Date of Degree
PhD (Doctor of Philosophy)
Pharmaceutical Sciences and Experimental Therapeutics
David L. Roman
G–Protein Coupled Receptors are one of the most important targets in drug development, making up over 60% of drug targets. Recent studies have implicated a role of Regulator of G–Protein Signaling (RGS) proteins in the development and progression of pathologies, including some cancers. RGS17, the most–recently identified family member of the RZ family of RGS proteins, has been implicated in the growth, proliferation, metastasis and migration of prostate tumors as well as small–cell and non–small cell lung cancers. In neoplastic tumor tissues RGS17 is up–regulated 13 fold over patient–matched normal tissues in prostate cancer. Studies have shown that RGS17 RNAi knockdown inhibits colony formation and decreases tumorigenesis in nude mice. Based on these findings, this thesis explores the research undertaken to develop small molecule inhibitors of the RGS17: Gαo protein: protein interaction.
In this thesis, we implemented AlphaScreen® technology to develop a high–throughput screening method for interrogating small molecule libraries for inhibitors of RGS17. Chapter 3 focuses on the initial results of the AlphaScreen® in 384–well format. The screen utilizes a measurement of the Gα: RGS17 protein: protein interaction (PPI) and with an excellent Z–score exceeding 0.73, a signal to noise ratio >70 and a screening time of 1,100 compounds per hour. Chapter 3 presents the development, validation and initial high–throughput screening for inhibitors of Gα: RGS17 interaction as well as preliminary characterization of the RL series of hits. In this pilot screen the NCI Diversity Set II was interrogated, yielding 35 initial hits of which 16 were confirmed after screening against controls. The 16 compounds exhibited IC50 <10 ΜM in dose–response experiments for inhibiting the Gα: RGS17 interaction. Four exhibited IC50 values <6 ΜM while inhibiting the Gα: RGS17 interaction >50% when compared to a biotinylated GST control (TrueHits). Compounds RL–1 and RL–2 were confirmed by flow cytometry protein interaction assay (FCPIA) while RL–3 and RL–4 were unable to disrupt this PPI in FCPIA. All four compounds were tested using the differential scanning fluorimetry (DSF) method, which is based on energetic coupling between ligand binding and protein unfolding and found compounds RL–1 to RL–4 all slightly increased protein stability upon ligand binding.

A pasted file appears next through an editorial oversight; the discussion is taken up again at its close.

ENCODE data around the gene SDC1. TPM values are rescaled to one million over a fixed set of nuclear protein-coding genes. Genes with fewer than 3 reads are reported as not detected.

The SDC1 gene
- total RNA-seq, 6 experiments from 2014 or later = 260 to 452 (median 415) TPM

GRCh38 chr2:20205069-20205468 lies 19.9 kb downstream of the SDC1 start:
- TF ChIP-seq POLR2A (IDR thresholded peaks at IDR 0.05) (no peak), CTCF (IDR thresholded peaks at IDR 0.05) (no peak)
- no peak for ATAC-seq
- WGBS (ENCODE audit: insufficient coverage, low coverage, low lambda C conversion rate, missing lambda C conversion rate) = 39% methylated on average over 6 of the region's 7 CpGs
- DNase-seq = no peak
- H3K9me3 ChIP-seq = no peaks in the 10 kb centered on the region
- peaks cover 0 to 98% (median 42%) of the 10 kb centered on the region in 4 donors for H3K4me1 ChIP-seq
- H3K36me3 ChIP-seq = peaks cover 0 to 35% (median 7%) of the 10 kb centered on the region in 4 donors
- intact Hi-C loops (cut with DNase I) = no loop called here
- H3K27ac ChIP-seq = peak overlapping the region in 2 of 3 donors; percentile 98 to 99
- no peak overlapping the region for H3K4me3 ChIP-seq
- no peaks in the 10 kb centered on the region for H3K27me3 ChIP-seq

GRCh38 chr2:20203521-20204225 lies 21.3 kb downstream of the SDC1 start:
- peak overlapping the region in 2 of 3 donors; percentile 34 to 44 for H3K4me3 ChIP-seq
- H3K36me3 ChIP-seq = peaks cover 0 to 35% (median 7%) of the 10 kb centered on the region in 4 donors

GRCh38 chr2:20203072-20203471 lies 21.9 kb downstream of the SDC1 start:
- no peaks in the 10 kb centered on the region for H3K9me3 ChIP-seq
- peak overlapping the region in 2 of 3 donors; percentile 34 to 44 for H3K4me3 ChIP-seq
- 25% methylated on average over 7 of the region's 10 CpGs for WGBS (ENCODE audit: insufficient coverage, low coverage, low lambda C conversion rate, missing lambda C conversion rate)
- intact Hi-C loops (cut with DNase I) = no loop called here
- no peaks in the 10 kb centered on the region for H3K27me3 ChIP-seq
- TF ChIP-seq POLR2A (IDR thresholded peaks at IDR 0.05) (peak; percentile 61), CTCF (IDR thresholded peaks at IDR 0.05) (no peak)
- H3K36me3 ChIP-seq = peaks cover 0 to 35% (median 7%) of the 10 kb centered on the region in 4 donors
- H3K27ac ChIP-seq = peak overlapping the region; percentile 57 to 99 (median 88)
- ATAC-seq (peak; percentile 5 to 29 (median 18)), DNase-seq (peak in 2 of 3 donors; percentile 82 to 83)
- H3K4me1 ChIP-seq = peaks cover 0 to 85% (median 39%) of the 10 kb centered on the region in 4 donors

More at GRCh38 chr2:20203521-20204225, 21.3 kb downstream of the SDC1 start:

Chapter 4 focuses on the miniaturization and optimization of AlphaScreen® to a 1536–well format and screening of the MicroSource SPECTRUM and NDL3000 small molecule libraries. This increased throughput 11–fold and decreased our working volumes from 45 ΜL to 10 ΜL, which reduced reagent cost. After optimization, we retained in an excellent Z–factor ≥0.70 with S/N>5.77 and increased the screening rate to more than 12,000 compounds per hour. In this format, the initial screening of the SPECTRUM and NDL3000 libraries was completed and filtered the initial hits by counter screening and PAINs filtering as well as developing four powerful orthogonal assays for the characterization of potential lead molecules.
Chapter 6 focuses on the future directions, which include the screening the in–house 50,000 compound library in the University of Iowa HTS Core facility as well as the development of cell based assays to determine the activity of these leads in the cellular milieu. These screens are the first step to developing novel pharmacophores for further optimization of structure with the focus on RGS17 activity in enzymatic, whole cell, xenograft and whole animal models as well as providing new avenues for the development of anticancer therapies.
biochemical pharmacology, G protein coupled receptors, High-throughput screening, Lung and prostate cancers, RGS17
xviii, 112 pages
Includes bibliographical references (pages 97-112).
Copyright 2014 Duncan Ian Mackie